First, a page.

Posted by: Judy M. Goodman | June 9, 2009

For Quirky Mystery Lovers

Now there’s an ambiguous title! Never mind. Harley Jane Kozak’s Wollie Shelley series will satisfy both lovers of quirky mysteries and quirky readers who love mysteries. These are the first books I’ve ever seen which are both character & plot driven. Despite her eccentric family, Wollie Shelley wants to be a wife and mother. All the danger and outrageousness she faces in the first book Dating Dead Men plays out against a “scientific” study directed by a radio psychology intending to help women choose men who won’t dump.   Dressed by the psychologist’s sponsors – all of whom seem to like the hooker look – she must commit serial dating, 40 men in six months. In the second book Dating is Murder her best girlfriends Joey & Fredreeq have finagled her a role as a contestant on a seedy reality show called “Biological Clock.” In which she, dressed like a hooker, must date a series of truly obnoxious men on television.

Oh well, it is L.A. we’re talking about.

Wollie – short for Wollstonecraft – is a thirty-some, well-endowed graphic artist who creates and markets her own line of alternative greeting cards. As one of a plethora of outlandish, yet oddly believable characters, Wollie boils about LA stumbling into. not Byzantine plots, but strong plots which are camouflaged by wacky incidentals against which the reader has no defense. Kozak’s slapstick mysteries are the first I’ve ever encountered in which the humor did not eviscerate the mystery.

The foremost eccentricity is that, as Mary Wollstonecraft Shelley, intentionally named after the Frankenstein Monster’s mother gives us a reflection of the monster in her own mother, an aging hippy, proud of her socialist heritage. Wollie’s mother rankles at being called Mom, preferring her daughter to address her by her name. No, not Estelle – Pranna,  like they call her on the ashram. Her brother P.B., a mental patient on the verge of moving to a halfway facility, manifests an odd schizophrenia which bounces him back and forth between paranoia and wisdom. Last, there’s her Uncle Theo, a very gentle man, a kind of cross between Albert Einstein, Liberace, and P.B..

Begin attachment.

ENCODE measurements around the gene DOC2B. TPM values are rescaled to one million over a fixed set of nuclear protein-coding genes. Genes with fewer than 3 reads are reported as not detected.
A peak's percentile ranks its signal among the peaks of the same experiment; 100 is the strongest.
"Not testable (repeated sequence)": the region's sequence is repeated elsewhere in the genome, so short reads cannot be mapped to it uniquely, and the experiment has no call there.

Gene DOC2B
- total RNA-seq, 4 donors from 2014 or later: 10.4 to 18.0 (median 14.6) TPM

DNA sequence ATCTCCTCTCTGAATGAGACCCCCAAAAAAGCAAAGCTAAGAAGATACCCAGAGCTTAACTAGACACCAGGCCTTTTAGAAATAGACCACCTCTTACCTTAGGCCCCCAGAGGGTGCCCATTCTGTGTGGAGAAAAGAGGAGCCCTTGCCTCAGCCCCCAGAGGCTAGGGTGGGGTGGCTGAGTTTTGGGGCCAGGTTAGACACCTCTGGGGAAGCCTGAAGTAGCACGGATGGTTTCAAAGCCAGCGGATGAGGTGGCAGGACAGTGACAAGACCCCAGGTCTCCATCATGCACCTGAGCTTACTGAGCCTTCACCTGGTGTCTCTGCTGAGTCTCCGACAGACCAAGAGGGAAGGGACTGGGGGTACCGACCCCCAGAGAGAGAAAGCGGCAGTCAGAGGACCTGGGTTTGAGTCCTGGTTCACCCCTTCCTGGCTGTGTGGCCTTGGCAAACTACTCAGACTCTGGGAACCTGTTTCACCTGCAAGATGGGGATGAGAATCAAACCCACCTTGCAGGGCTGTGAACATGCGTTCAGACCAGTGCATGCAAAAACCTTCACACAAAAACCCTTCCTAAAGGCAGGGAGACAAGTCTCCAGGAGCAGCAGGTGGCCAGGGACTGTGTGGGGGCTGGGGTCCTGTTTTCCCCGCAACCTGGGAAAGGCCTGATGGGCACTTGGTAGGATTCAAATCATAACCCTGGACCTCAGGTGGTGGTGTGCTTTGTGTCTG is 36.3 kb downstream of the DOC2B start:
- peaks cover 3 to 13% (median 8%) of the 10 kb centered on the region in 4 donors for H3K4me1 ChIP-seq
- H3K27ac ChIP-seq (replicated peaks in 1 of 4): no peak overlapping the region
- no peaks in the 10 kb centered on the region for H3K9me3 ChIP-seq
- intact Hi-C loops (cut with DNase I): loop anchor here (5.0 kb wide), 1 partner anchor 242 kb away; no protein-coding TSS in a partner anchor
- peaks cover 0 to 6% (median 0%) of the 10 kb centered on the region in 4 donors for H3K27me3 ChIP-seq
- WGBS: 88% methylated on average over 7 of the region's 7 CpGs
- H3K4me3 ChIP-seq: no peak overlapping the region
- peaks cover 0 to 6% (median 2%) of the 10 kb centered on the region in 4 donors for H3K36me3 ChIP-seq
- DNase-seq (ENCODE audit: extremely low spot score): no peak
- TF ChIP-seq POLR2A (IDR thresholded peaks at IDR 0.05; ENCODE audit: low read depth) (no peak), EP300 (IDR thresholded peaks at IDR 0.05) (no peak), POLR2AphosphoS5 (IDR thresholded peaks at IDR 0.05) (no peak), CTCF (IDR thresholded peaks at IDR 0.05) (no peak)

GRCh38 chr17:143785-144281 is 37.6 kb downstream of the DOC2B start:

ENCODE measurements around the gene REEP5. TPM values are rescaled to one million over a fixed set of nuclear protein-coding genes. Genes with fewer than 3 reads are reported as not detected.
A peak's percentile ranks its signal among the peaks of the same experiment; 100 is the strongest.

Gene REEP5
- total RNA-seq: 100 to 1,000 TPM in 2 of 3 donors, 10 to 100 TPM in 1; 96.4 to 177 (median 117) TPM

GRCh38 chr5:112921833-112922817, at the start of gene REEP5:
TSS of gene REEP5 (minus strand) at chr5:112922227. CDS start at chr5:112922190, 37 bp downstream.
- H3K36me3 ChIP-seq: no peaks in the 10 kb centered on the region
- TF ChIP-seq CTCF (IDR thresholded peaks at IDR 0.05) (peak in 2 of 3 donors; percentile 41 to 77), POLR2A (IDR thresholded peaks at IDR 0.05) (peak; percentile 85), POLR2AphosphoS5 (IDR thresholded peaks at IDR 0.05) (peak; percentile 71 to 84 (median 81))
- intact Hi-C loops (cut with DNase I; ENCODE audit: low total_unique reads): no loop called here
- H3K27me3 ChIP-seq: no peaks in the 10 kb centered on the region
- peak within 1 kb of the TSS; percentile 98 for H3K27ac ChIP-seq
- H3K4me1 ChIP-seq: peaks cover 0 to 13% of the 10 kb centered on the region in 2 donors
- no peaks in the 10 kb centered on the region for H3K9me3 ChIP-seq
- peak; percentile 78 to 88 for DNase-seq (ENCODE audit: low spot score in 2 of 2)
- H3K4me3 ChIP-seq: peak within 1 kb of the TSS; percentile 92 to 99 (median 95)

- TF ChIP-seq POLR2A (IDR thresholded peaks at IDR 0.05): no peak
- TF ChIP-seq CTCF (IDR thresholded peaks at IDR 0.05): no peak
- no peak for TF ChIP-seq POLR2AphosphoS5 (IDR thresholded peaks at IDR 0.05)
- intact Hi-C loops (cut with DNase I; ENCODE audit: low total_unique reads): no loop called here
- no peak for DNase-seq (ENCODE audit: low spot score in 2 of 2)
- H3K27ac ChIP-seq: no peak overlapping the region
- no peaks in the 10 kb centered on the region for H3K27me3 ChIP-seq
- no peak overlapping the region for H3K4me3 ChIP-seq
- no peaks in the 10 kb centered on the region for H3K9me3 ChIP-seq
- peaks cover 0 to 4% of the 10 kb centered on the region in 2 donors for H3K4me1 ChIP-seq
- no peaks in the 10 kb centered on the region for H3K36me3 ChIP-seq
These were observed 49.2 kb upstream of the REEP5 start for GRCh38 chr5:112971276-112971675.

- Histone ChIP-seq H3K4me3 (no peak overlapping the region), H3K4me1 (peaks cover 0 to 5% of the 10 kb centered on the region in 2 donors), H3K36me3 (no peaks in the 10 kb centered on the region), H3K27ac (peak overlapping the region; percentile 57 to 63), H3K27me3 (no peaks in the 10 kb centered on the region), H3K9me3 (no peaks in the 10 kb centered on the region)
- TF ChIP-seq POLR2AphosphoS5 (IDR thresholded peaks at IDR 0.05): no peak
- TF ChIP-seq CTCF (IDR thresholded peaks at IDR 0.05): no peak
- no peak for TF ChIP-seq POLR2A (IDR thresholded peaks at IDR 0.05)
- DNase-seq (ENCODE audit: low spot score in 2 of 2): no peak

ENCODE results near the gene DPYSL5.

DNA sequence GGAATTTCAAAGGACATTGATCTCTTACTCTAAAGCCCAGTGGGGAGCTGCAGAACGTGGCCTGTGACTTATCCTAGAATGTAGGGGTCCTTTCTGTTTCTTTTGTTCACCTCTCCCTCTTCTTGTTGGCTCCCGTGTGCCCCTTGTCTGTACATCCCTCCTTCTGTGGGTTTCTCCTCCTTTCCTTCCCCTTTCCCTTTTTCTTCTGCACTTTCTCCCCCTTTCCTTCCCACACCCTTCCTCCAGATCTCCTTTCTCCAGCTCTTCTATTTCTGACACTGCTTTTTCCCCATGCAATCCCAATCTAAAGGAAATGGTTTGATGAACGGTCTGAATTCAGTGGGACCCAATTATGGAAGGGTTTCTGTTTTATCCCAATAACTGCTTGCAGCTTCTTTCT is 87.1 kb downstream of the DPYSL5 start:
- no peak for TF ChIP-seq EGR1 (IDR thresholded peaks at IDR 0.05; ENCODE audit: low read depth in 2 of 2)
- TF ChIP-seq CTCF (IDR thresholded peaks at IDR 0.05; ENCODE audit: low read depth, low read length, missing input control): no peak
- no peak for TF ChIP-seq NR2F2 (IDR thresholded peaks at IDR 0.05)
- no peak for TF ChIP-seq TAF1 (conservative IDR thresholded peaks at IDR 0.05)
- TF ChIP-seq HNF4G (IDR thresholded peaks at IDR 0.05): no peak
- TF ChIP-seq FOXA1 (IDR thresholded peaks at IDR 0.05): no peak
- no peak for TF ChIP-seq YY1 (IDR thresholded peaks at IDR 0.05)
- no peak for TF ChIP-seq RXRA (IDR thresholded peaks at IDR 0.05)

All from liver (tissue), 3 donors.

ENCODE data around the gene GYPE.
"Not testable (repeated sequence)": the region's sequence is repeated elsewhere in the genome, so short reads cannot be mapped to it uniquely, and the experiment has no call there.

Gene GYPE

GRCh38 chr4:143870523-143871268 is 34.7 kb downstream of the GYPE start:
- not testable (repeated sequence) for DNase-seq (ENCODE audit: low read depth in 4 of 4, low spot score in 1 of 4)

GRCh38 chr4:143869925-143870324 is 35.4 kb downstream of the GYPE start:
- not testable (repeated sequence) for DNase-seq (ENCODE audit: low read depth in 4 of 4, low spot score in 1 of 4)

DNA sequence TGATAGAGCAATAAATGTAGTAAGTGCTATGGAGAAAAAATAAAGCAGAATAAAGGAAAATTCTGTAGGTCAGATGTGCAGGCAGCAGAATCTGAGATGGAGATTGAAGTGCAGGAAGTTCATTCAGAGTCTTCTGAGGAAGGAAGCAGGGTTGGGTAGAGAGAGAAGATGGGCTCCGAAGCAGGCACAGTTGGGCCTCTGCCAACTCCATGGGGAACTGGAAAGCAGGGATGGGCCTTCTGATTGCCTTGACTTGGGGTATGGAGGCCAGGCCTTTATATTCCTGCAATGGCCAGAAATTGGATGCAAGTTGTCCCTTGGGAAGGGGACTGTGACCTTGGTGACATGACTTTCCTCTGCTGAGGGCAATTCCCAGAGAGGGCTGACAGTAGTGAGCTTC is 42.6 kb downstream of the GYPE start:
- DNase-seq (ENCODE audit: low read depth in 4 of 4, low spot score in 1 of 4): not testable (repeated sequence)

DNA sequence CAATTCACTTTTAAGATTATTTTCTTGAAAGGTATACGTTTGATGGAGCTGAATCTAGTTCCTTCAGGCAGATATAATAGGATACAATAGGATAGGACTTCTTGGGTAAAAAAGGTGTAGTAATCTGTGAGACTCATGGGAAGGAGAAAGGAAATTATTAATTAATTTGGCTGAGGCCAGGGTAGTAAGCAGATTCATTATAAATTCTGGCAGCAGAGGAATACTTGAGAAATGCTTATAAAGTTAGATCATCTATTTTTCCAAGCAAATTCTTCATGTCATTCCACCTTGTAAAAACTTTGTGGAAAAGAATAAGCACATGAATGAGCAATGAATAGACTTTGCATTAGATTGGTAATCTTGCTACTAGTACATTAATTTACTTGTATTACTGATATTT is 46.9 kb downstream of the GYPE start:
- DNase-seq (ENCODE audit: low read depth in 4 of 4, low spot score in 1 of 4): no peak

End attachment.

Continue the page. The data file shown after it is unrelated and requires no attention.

Joey and Fredreeq are as close to stereotypes as Kozak gets. She endows every character with traits that identify which Hollywood archetype into which s/he fits, but gives them twists on the archetype which makes them unique individuals. Consequently, the cast lends a normalcy to some often surreal events.

As the “visiting” cast becomes more outrageous with each book, Kozak, with an admirable, caution-to-the wind attitude, expertly weaves the characters into the plots, subplots, and situations which obfuscate the formula. If the reader isn’t straining her bladder at the sheer hilarity of the writing and situations, she’s running as breathless as she would be in Wollie’s shoes.

Kozak has a deft touch with setting as well. No one who’s lived in L.A. or visited locals could ever say this sprawling, eclectic city was not a character in itself. Still, this author’s hand paints an uncompromising, funny, loving picture of every social and financial stratum. Dare one say accurate? Whether the main background is the restaurant scene, a sleazy reality show, a derelict editing room, or a secret, paramilitary compound, the reader shares Wollie’s emotional responses to place.




Dating Dead Men won the Agatha Award for Best First Mystery Novel and the Anthony Award for Best First Novel. However, if I must be honest, my favorite is Dead Ex: A novel.

The Wollie Shelley Series:

Personal Author: Kozak, Harley Jane, 1957-, Title: Dating Dead Men, Publication info: New York : Doubleday, c2004.

Personal Author: Kozak, Harley Jane, 1957,  Title: Dating is Murder,  Publication info: Doubleday, 2005.

 Personal Author: Kozak, Harley Jane, 1957,  Title: Dead Ex : a novel, Publication info: New York : Doubleday, c2007.

 Personal Author: Kozak, Harley Jane, 1957,  Title: A Date You Can’t Refuse,  Variant title: A Date You Cannot Refuse, Publication info: New York : Broadway Books, 2009

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